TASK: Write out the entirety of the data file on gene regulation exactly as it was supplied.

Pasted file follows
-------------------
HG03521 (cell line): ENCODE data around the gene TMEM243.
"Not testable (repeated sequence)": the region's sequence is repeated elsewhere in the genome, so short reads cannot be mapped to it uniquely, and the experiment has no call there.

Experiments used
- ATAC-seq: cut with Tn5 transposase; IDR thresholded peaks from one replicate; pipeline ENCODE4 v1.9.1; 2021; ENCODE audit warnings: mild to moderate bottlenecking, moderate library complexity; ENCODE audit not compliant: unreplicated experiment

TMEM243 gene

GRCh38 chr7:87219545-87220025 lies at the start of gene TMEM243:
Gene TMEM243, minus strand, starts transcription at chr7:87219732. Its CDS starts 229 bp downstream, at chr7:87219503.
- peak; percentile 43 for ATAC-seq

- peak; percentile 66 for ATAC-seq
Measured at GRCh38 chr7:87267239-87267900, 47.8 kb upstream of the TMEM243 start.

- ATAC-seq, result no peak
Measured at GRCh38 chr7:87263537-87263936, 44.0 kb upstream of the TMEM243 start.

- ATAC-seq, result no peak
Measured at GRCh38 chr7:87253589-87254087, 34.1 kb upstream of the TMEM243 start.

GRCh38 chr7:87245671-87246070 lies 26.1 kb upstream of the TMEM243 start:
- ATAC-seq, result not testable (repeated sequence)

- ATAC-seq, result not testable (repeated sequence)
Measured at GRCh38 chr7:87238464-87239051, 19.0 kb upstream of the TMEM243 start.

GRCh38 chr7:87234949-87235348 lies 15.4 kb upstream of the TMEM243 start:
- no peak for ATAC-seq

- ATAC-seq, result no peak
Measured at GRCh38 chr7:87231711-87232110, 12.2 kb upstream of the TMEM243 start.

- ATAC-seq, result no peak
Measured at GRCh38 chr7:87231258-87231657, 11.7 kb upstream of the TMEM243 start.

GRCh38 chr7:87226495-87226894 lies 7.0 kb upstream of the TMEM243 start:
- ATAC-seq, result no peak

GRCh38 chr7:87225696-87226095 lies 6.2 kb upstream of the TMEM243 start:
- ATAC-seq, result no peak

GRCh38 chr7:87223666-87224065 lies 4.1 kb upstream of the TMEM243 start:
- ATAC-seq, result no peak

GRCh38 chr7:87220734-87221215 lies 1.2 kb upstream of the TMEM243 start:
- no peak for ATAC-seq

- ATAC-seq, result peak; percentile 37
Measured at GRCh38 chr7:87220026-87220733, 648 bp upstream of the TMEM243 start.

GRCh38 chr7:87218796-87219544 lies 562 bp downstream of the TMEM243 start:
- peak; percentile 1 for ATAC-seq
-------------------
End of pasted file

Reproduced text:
HG03521 (cell line): ENCODE data around the gene TMEM243.
"Not testable (repeated sequence)": the region's sequence is repeated elsewhere in the genome, so short reads cannot be mapped to it uniquely, and the experiment has no call there.

Experiments used
- ATAC-seq: cut with Tn5 transposase; IDR thresholded peaks from one replicate; pipeline ENCODE4 v1.9.1; 2021; ENCODE audit warnings: mild to moderate bottlenecking, moderate library complexity; ENCODE audit not compliant: unreplicated experiment

TMEM243 gene

GRCh38 chr7:87219545-87220025 lies at the start of gene TMEM243:
Gene TMEM243, minus strand, starts transcription at chr7:87219732. Its CDS starts 229 bp downstream, at chr7:87219503.
- peak; percentile 43 for ATAC-seq

- peak; percentile 66 for ATAC-seq
Measured at GRCh38 chr7:87267239-87267900, 47.8 kb upstream of the TMEM243 start.

- ATAC-seq, result no peak
Measured at GRCh38 chr7:87263537-87263936, 44.0 kb upstream of the TMEM243 start.

- ATAC-seq, result no peak
Measured at GRCh38 chr7:87253589-87254087, 34.1 kb upstream of the TMEM243 start.

GRCh38 chr7:87245671-87246070 lies 26.1 kb upstream of the TMEM243 start:
- ATAC-seq, result not testable (repeated sequence)

- ATAC-seq, result not testable (repeated sequence)
Measured at GRCh38 chr7:87238464-87239051, 19.0 kb upstream of the TMEM243 start.

GRCh38 chr7:87234949-87235348 lies 15.4 kb upstream of the TMEM243 start:
- no peak for ATAC-seq

- ATAC-seq, result no peak
Measured at GRCh38 chr7:87231711-87232110, 12.2 kb upstream of the TMEM243 start.

- ATAC-seq, result no peak
Measured at GRCh38 chr7:87231258-87231657, 11.7 kb upstream of the TMEM243 start.

GRCh38 chr7:87226495-87226894 lies 7.0 kb upstream of the TMEM243 start:
- ATAC-seq, result no peak

GRCh38 chr7:87225696-87226095 lies 6.2 kb upstream of the TMEM243 start:
- ATAC-seq, result no peak

GRCh38 chr7:87223666-87224065 lies 4.1 kb upstream of the TMEM243 start:
- ATAC-seq, result no peak

GRCh38 chr7:87220734-87221215 lies 1.2 kb upstream of the TMEM243 start:
- no peak for ATAC-seq

- ATAC-seq, result peak; percentile 37
Measured at GRCh38 chr7:87220026-87220733, 648 bp upstream of the TMEM243 start.

GRCh38 chr7:87218796-87219544 lies 562 bp downstream of the TMEM243 start:
- peak; percentile 1 for ATAC-seq